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A decade after ‘All About That Bass,’ Meghan Trainor aims to make her feel-good songs ‘Timeless’

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NEW YORK (AP) — Ten years ago, Meghan Trainor was a successful songwriter, soon to become a hit pop performer in her own right. “All About That Bass” established the then 20-year-old as a new force channeling old sounds — a combination of doo-wop with contemporary pop hooks in a time dominated by big synths — and with something to say. Her public persona became intertwined with the song’s lyrics about body acceptance.

“I have my self-love pop bangers that I just do in my sleep,” she told The Associated Press. “That’s my therapy that I need for myself. But it also helps people, so that’s just a win-win as a songwriter.”

On Friday, Trainor will release her sixth studio album, “Timeless.” Empowerment messages are still at the heart of her specific sound but now, she’s matured them to meet where she is in life: as a mother, a sister and a veteran of this business.

The first single, “Been Like This,” featuring her hero T-Pain, even references “All About That Bass.” She sings, “Ooh-wee, she got that booty/That type of boom-boom, that bass that I like.”

Making it the first single? She calls that “destiny,” and is quick to mention that both of her brothers wrote on the song as well. “My mom was sobbing. My dad was crying, like, pretty sure he didn’t know who T-Pain was until I talked about him nonstop,” she says.

Family is at the center of “Timeless” and the music Trainor makes. A mother of two boys, she considers them in everything she does.

“’To The Moon’ is for my kid, because he loves rocket ships and outer space,” she says of 3-year-old Barry Bruce Trainor. “A lot of it is inspired by my boys. I want them to have songs that help teach them how to love themselves as they’re growing up, you know, self-confidence and being kind to themselves.”

And it’s for the listener, too, of course. “I Wanna Thank Me,” samples Niecy Nash-Betts’ acceptance speech at the 2024 Emmy Awards, where she said “And you know who I wanna thank? Me, for believing in me and doing what they said I could not do. I want to say to myself, in front of all you beautiful people — Go girl, with your bad self. You did that.”

“I kept writing self-confident bangers, and this was one of the last songs I wrote for the album,” she says, adding that after a while, she didn’t know what else to write about. Then her manager sent her the Nash speech. It was instant inspiration. The day after they wrote it, Trainor sent it to Nash, who filmed herself listening to it while sobbing.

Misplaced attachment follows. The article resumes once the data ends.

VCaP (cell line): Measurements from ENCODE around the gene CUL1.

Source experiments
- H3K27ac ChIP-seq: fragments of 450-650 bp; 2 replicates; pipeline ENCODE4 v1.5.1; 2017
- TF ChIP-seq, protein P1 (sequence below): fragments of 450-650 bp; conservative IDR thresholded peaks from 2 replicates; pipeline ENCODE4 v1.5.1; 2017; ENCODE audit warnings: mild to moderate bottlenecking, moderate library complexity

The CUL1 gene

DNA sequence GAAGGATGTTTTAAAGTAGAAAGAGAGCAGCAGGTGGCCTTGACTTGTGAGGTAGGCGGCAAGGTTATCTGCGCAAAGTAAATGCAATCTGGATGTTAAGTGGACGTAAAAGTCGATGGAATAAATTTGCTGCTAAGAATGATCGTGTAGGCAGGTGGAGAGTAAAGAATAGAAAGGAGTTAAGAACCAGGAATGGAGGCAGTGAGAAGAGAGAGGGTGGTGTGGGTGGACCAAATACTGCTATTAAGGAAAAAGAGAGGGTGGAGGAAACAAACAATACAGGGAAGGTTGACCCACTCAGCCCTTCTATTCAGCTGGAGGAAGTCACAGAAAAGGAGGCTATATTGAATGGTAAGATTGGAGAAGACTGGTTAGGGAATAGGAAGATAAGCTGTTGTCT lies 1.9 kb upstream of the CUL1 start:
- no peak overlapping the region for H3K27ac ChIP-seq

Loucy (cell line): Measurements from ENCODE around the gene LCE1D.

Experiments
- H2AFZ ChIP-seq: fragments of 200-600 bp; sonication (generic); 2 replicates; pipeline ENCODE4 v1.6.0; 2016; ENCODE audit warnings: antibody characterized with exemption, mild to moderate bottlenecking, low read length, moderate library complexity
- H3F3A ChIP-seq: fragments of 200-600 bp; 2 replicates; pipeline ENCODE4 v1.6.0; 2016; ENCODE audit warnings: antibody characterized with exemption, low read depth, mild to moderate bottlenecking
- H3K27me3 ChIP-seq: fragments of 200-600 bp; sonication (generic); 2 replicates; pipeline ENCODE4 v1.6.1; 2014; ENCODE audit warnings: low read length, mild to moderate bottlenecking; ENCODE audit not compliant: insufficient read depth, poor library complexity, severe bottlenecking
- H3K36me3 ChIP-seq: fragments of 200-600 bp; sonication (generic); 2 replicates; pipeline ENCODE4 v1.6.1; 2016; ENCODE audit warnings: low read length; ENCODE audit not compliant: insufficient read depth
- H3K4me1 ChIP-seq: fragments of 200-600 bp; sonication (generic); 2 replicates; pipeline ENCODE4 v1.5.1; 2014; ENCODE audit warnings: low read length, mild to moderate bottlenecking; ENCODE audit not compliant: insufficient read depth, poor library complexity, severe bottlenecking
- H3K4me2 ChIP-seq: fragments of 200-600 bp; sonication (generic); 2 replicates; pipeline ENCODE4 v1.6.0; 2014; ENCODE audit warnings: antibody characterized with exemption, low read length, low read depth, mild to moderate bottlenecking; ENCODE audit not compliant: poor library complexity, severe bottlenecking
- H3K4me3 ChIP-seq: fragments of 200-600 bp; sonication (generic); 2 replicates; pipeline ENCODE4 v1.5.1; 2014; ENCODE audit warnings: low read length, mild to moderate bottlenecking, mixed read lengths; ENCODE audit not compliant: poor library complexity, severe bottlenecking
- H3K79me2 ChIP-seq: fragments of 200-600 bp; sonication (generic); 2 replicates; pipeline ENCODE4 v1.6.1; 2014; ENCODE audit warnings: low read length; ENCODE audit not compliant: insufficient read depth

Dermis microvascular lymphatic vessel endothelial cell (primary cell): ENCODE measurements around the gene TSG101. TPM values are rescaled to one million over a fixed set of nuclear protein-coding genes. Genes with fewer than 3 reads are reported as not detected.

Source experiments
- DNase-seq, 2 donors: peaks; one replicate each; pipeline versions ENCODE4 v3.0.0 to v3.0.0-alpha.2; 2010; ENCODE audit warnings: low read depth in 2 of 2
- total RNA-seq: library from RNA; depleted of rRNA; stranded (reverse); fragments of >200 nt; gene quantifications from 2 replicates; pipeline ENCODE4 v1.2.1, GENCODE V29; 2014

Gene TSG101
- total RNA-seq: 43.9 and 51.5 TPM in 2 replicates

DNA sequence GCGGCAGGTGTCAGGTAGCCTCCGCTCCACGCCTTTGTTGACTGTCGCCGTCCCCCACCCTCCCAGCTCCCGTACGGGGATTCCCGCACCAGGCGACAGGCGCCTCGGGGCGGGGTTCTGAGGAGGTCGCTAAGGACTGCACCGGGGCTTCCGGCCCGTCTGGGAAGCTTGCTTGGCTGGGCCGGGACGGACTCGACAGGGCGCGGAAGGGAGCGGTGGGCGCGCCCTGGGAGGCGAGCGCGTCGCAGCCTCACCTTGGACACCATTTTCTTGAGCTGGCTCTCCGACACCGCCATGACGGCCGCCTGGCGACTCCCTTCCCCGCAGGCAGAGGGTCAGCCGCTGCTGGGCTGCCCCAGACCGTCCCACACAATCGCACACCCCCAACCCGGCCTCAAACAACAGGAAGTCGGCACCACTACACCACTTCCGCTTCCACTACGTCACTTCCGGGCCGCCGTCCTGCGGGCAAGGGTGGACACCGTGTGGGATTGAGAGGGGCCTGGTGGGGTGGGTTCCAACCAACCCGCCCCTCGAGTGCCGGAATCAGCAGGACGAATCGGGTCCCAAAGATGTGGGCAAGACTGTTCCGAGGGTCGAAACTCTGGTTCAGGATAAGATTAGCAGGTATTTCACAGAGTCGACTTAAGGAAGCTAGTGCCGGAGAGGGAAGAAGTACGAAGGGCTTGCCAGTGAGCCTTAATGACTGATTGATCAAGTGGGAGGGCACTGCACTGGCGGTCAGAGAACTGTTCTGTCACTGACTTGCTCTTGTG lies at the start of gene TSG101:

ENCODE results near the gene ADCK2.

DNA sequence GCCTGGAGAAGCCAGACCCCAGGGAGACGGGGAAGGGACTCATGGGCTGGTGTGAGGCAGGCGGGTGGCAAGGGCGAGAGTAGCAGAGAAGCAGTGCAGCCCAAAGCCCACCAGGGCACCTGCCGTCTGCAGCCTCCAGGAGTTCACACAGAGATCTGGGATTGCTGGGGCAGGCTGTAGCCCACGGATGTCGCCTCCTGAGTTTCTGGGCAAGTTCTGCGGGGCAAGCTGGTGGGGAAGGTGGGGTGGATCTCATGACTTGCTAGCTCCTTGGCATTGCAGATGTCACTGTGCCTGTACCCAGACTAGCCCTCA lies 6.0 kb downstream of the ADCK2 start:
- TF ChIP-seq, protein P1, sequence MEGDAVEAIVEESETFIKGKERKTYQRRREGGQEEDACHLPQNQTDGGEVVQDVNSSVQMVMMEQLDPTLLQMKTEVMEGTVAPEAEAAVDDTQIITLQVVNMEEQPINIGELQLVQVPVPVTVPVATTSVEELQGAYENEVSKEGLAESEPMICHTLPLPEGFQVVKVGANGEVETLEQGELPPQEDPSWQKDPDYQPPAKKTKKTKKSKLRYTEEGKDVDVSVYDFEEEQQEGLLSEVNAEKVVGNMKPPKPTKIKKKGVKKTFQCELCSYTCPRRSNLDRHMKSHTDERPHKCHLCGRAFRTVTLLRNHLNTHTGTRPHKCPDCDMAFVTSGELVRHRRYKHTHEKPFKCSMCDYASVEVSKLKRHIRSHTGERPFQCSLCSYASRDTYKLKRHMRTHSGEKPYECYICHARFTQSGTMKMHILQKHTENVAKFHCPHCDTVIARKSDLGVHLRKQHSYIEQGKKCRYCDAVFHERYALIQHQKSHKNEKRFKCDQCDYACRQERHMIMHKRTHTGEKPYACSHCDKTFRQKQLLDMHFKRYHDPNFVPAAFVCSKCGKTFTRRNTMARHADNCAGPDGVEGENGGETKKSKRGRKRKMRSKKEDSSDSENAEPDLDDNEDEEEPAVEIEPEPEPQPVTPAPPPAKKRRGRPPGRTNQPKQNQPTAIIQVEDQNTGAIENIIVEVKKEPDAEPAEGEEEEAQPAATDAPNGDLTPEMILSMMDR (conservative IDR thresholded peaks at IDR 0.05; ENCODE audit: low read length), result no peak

“I had Niecy and her daughter and her wife come over and sing on the album, sing background on the song,” she adds. “So, when you hear all these big vocals at the end, with a bunch of women singing, it’s us.”

“Rollin,’” with its big strings, brass and bass, has a kind of feminist message as well, what Trainor says was inspired by experiences she’s had in the music industry, like watching her manager get called an assistant because she’s a woman. “Any more females in the industry, everywhere, would be sick,” she says.

To protect her peace in this business, she says simply, “ I’m on antidepressants I went up after baby number two, I was losing sleep,” she says. “So, I went up on my medicine and I see my therapist. I try to see her every Wednesday, and I try to vocalize a lot when I’m feeling overwhelmed.”

That relates back to the album. “Timeless,” the title, stems from Trainor’s “big, big, big, big fear of death,” as she puts it.

“When you have kids, you’re like, ‘Oh this is the meaning of life. I have to be here forever,’” she says. “Instead of living in this fear that I have every morning and day and night, I want to live. Like, ‘Wow. We’re so lucky, we’re here. We have all this time together.’ And so that’s why I’m trying to wrap my head around the word ‘timeless.’”

This fall, Trainor will tour for the first time in seven years — also her first time on the road since becoming a mother. “I am in the gym like an Olympian,” she jokes. “I’m going to get in crazy shape and then start practicing.” Dancing and singing at the same time is no easy feat, and “I want to dance a lot,” she says.

Beyond that, her goals are to put on a great show, and to keep her family involved every step of the way. “I’m going to try to make it fun, where each state we get to do something fun with the kids,” she says. “It’s going to be a blast. I’ve lined it up so we can’t not have fun.”

And potentially make some timeless memories?

By MARIA SHERMAN
AP Music Writer

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